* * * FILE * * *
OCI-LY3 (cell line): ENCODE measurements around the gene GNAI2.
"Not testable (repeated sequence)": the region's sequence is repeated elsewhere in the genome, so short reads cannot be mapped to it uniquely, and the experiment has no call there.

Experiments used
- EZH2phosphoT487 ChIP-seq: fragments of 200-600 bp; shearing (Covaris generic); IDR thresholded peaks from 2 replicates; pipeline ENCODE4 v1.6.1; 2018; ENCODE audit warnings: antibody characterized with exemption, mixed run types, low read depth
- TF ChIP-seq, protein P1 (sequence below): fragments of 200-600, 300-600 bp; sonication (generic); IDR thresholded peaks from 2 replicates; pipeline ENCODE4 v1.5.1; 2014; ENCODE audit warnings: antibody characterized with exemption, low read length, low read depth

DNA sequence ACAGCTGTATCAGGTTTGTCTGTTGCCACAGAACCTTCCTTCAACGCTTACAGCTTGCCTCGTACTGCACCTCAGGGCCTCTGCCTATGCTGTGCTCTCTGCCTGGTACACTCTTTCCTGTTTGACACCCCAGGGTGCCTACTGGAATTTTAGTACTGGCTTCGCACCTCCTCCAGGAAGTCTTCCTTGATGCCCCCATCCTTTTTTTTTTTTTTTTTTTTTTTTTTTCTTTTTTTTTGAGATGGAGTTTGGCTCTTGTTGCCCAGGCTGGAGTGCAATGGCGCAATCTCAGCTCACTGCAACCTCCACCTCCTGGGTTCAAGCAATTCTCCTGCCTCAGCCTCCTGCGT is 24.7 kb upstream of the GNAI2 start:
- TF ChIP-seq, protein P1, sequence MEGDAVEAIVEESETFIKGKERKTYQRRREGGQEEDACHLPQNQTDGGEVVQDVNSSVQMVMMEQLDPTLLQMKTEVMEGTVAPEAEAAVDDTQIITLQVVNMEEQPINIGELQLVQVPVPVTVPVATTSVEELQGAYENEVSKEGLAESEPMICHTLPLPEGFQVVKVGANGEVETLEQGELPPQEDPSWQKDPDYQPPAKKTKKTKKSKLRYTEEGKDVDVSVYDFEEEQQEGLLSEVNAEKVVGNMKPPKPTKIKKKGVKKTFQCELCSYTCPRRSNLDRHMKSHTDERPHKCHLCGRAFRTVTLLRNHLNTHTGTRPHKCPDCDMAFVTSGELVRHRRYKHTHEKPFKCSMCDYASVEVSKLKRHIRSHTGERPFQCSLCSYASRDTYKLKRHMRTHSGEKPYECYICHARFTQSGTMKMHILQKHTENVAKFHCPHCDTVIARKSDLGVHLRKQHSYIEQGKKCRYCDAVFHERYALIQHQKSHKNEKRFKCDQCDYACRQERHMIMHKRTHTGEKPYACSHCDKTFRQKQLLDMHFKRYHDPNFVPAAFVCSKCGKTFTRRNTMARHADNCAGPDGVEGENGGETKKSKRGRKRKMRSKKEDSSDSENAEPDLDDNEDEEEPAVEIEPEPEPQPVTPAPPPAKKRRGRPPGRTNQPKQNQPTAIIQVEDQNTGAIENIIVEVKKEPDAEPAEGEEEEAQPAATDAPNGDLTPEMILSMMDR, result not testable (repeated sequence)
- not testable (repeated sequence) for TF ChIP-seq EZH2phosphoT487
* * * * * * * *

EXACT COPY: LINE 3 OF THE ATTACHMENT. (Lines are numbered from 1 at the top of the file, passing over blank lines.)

Experiments used